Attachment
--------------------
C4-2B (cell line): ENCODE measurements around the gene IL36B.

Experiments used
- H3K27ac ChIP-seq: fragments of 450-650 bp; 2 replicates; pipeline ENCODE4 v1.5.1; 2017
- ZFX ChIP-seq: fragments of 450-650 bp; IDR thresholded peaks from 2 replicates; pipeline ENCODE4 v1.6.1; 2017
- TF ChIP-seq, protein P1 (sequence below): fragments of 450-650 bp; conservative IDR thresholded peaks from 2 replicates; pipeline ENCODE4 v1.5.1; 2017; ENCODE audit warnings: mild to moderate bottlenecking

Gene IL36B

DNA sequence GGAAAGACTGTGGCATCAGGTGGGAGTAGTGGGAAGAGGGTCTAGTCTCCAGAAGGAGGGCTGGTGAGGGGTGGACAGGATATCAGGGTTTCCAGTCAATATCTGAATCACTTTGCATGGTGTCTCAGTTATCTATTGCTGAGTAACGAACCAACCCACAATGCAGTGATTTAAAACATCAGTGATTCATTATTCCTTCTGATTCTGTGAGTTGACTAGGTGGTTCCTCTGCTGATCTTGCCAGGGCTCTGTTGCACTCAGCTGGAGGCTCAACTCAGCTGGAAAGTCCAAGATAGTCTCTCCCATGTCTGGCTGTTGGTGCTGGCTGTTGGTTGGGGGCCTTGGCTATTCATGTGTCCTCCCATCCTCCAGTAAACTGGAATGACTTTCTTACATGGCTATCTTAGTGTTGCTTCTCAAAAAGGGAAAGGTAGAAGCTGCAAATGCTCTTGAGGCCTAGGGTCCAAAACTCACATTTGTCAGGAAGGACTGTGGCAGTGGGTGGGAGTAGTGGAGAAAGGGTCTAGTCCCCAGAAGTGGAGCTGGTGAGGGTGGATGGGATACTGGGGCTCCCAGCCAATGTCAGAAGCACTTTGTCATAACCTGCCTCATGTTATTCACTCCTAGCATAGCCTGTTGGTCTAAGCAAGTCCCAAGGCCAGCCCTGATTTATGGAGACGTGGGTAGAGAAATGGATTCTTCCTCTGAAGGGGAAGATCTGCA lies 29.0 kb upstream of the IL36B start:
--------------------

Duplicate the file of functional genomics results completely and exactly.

C4-2B (cell line): ENCODE measurements around the gene IL36B.

Experiments used
- H3K27ac ChIP-seq: fragments of 450-650 bp; 2 replicates; pipeline ENCODE4 v1.5.1; 2017
- ZFX ChIP-seq: fragments of 450-650 bp; IDR thresholded peaks from 2 replicates; pipeline ENCODE4 v1.6.1; 2017
- TF ChIP-seq, protein P1 (sequence below): fragments of 450-650 bp; conservative IDR thresholded peaks from 2 replicates; pipeline ENCODE4 v1.5.1; 2017; ENCODE audit warnings: mild to moderate bottlenecking

Gene IL36B

DNA sequence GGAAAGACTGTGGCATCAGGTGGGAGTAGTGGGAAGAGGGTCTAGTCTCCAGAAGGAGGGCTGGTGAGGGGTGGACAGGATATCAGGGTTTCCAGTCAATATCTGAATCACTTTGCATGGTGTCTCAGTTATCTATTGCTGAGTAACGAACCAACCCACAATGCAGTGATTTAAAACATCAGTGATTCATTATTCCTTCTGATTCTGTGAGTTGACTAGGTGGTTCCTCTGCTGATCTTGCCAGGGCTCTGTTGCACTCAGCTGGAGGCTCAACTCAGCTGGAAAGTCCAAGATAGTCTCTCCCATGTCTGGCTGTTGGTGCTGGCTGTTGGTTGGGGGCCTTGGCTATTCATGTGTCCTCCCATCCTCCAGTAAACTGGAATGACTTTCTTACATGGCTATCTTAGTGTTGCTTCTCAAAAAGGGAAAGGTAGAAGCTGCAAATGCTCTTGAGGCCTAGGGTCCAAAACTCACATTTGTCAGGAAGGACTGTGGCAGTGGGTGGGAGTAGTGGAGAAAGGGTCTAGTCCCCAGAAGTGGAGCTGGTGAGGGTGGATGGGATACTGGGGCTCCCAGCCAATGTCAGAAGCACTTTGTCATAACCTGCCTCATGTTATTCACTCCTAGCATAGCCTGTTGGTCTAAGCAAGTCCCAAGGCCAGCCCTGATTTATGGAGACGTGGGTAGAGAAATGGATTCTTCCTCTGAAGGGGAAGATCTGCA lies 29.0 kb upstream of the IL36B start: